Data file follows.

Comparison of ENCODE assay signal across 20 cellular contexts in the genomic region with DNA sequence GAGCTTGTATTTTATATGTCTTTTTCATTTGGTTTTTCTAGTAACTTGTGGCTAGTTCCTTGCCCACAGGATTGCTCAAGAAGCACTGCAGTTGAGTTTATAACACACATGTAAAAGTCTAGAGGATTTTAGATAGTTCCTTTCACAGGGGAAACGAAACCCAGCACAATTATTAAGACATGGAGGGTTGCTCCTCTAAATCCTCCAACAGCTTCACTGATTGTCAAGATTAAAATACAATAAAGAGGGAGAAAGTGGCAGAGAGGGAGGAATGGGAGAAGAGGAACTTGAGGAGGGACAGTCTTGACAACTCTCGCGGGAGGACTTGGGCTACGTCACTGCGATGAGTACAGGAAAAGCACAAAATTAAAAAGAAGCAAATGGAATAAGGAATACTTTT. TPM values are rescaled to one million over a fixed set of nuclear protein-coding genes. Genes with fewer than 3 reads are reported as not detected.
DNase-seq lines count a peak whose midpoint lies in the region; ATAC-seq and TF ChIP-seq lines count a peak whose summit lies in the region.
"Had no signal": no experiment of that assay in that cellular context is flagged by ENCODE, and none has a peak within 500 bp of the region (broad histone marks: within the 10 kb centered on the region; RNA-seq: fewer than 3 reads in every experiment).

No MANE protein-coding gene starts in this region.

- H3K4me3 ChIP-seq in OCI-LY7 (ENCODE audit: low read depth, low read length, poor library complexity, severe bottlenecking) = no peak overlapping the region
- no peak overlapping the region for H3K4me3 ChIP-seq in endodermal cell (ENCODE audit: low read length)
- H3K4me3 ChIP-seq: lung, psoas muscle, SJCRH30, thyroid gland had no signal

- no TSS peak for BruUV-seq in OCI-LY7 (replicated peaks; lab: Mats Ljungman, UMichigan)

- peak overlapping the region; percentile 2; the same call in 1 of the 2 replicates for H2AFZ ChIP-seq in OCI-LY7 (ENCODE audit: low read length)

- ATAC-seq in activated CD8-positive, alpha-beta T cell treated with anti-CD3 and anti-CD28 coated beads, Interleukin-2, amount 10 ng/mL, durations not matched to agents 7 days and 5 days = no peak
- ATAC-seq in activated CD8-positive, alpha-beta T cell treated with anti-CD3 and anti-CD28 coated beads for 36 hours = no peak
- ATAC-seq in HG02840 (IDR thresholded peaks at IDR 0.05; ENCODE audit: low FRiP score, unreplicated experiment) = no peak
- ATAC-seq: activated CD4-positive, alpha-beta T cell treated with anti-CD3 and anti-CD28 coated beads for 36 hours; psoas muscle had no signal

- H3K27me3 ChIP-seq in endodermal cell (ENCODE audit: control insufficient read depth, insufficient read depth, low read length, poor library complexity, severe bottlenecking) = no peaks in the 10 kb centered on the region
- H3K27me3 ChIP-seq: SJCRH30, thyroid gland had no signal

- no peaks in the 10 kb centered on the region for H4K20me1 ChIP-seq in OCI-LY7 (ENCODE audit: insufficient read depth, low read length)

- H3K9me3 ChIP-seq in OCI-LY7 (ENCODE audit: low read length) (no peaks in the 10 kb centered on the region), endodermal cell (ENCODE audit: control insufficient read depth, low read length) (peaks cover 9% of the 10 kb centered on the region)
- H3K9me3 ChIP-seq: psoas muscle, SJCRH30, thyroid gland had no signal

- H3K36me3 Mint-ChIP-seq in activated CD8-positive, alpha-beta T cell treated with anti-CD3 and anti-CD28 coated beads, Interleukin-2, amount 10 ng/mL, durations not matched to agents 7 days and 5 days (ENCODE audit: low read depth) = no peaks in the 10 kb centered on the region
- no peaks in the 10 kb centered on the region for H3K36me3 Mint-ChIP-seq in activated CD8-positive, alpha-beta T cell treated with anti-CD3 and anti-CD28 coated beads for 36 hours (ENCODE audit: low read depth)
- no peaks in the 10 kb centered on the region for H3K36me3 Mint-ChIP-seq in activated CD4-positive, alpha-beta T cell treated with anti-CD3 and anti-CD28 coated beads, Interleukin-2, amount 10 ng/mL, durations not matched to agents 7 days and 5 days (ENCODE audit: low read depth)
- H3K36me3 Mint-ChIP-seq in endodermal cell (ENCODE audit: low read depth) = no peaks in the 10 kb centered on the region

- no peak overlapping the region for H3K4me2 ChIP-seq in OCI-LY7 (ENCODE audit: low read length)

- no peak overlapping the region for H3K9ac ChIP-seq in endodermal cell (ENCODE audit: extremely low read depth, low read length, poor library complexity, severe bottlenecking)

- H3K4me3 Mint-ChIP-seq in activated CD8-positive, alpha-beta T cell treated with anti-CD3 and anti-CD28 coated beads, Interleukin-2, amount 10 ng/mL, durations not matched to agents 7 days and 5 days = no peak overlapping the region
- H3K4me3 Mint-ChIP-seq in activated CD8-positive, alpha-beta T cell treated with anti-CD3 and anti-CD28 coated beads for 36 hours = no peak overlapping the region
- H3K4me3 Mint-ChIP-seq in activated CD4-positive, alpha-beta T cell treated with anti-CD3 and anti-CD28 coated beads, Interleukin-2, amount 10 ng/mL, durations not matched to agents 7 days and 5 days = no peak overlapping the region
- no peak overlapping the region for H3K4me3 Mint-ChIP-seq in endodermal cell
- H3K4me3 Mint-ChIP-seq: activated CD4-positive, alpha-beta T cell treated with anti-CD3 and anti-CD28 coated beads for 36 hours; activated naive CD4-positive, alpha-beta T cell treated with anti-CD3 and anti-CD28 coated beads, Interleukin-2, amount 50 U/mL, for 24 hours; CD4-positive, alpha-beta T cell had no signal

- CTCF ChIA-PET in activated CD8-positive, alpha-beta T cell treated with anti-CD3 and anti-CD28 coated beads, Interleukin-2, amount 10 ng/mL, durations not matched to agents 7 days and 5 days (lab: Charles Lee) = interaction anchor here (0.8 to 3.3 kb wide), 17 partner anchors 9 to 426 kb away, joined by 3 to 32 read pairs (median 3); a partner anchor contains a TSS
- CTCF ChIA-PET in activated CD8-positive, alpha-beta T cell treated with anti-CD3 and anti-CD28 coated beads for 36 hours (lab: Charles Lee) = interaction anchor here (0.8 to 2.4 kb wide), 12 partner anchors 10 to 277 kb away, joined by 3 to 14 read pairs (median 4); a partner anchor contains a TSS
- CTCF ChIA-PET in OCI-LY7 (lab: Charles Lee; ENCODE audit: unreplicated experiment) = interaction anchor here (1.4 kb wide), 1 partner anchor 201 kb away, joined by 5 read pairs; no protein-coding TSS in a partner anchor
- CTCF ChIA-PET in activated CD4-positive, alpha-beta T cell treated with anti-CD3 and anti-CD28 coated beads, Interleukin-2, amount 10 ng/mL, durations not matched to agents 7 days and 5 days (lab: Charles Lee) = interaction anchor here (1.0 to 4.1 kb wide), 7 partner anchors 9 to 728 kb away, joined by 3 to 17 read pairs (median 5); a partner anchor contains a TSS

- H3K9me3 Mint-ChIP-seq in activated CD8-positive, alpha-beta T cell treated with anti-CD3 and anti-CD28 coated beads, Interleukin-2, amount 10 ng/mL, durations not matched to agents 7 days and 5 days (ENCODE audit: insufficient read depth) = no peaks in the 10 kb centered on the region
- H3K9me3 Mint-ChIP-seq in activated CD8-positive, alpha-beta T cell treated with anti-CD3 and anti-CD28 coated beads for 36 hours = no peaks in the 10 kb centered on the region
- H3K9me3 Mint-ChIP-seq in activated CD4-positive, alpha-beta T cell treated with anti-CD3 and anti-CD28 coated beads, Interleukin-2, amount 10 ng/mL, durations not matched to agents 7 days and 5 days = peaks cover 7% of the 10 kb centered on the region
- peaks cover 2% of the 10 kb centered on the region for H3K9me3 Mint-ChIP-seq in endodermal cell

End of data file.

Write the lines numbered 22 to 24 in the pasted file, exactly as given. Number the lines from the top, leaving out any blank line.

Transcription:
- H3K36me3 Mint-ChIP-seq in endodermal cell (ENCODE audit: low read depth) = no peaks in the 10 kb centered on the region

- no peak overlapping the region for H3K4me2 ChIP-seq in OCI-LY7 (ENCODE audit: low read length)

- no peak overlapping the region for H3K9ac ChIP-seq in endodermal cell (ENCODE audit: extremely low read depth, low read length, poor library complexity, severe bottlenecking)